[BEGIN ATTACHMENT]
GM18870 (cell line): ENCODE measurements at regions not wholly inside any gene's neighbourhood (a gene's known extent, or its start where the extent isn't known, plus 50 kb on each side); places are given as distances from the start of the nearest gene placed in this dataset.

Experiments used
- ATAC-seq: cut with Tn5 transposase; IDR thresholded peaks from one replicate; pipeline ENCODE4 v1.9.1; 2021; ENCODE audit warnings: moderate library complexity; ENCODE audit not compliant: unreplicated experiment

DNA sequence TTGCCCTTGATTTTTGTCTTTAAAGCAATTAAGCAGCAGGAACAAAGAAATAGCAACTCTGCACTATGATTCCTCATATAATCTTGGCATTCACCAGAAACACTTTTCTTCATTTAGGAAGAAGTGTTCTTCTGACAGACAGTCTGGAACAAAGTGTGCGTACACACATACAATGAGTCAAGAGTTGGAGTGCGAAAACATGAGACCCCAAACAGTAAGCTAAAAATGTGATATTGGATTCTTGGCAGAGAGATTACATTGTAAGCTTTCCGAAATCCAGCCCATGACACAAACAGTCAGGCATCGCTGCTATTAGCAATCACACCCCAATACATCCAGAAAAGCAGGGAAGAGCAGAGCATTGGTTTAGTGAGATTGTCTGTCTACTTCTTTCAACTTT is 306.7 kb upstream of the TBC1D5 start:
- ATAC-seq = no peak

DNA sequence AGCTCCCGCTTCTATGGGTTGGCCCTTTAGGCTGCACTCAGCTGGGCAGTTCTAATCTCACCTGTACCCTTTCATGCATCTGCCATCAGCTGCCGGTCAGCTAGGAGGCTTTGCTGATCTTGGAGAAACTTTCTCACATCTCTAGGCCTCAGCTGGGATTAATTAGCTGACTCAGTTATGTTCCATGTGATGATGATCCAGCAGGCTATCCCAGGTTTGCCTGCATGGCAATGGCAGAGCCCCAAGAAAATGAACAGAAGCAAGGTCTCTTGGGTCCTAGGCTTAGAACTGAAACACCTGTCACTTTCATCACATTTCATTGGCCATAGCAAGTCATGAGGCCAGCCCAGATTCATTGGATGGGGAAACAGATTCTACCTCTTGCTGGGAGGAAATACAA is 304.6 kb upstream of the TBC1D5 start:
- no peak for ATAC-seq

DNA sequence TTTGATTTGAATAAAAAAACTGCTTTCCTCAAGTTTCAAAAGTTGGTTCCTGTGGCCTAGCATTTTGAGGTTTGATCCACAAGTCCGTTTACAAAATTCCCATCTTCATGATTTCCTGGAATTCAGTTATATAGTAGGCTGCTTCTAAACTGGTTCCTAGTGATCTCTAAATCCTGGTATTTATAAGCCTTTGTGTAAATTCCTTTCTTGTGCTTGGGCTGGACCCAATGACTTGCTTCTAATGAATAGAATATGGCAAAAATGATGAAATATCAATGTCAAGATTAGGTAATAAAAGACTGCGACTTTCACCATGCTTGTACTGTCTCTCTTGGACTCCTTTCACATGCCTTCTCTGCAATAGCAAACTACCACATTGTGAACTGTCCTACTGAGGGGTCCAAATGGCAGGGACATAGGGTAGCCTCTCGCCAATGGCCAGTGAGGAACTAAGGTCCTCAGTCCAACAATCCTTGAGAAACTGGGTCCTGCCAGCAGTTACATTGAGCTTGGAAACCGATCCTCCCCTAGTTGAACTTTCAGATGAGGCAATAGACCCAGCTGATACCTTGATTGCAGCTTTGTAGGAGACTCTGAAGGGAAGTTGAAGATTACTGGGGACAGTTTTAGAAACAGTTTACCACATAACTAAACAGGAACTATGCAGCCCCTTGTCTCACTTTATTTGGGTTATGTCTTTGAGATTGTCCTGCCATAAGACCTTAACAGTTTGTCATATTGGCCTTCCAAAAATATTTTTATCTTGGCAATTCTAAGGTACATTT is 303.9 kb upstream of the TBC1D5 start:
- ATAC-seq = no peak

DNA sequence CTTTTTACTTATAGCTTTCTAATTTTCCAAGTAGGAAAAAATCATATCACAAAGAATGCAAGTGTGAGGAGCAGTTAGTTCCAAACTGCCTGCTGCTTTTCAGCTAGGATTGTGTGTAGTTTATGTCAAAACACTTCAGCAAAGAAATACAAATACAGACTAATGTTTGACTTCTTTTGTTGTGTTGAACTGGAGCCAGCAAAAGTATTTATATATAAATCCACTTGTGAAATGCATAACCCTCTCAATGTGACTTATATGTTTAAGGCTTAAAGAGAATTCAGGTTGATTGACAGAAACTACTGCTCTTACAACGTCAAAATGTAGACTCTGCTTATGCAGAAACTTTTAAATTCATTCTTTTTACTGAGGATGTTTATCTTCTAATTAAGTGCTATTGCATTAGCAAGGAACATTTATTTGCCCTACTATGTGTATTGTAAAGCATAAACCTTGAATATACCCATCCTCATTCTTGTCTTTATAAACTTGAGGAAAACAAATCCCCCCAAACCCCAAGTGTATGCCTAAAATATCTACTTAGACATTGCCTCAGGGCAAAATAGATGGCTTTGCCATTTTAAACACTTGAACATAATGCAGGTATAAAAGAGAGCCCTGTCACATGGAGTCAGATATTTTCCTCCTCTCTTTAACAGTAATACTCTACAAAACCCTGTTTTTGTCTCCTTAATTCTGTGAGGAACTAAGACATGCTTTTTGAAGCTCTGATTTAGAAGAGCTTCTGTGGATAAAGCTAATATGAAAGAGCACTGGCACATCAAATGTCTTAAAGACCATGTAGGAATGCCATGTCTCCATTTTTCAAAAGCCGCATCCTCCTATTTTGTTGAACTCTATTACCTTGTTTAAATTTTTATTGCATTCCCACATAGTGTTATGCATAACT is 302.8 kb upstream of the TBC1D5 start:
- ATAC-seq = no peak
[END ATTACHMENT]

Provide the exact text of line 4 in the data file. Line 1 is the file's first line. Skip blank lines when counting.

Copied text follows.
DNA sequence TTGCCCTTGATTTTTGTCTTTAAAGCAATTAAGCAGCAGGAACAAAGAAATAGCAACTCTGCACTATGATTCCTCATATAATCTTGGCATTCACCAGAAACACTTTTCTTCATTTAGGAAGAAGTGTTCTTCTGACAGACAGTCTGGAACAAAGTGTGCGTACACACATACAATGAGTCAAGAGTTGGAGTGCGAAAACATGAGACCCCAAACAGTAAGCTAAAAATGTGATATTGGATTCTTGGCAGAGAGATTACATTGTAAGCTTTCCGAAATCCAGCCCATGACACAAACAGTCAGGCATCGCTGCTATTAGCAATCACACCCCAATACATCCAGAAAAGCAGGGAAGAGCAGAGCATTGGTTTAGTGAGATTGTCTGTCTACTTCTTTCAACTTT is 306.7 kb upstream of the TBC1D5 start: